Insights

Online gaming cannot be approached with “it’s like” model. It’s not like telecoms, it’s not like e-commerce, it’s not like anything else.

Regardless of the brand/wallet size - there is no universal formula for a successful launch of an e-gaming property. Don’t get misleaded.

E-gaming operators must learn and teach their staff to love the players. They must make sure the players do really feel loved. It's possible.

Public has been relentlessly conditioned not to trust e-gaming. Now we have to be twice as relentless in conditioning them to trust us.

I'm for brutal competition but e-gaming companies shouldn't want their competitors to fail in the areas of Trustability & problem gambling.

If you want to keep your players, make sure your Service Reps really love your company. Unless they do, they won't care if you get hurt.

Success is rarely an accident. Even if you're making the progress you aimed for, you're always capable of faster and more sustainable growth.

Often a player expects to be mugged by an online gaming company and he will be most delighted should he be hugged instead.

It's been suggested to never ascribe to malice what can adequately be explained by stupidity. To play safe – do the other way around.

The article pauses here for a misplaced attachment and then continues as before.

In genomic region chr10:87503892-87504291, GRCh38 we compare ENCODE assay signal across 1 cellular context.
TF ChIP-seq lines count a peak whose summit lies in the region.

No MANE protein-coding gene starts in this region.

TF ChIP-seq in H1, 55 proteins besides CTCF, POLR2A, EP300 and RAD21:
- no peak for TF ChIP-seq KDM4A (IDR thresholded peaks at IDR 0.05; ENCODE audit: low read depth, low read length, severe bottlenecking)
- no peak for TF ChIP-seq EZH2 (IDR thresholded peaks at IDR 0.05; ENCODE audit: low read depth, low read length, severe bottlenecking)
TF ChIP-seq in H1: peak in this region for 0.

Player facing specialists in your company should remember Aristotle's: "Think as the wise men do, but speak as the common people do."

When things seem to be under control, it may simply mean that your company is not moving aggressively enough.

You will not profit from praise. You will profit from criticism.

The problem with common sense - it's not very common. No academic degree can cure the lack of common sense & the surplus of overconfidence.

The passion for treating the player as a unique human being translates into a revenue source - one that’s continuous and renewable.

Make a serious effort and see the human being behind all the data and technology. Learning to love your players can lead to serious profits.

In radio, a second of silence can be deafening. The same is true with social networks. If you can’t afford to be active – don’t go there.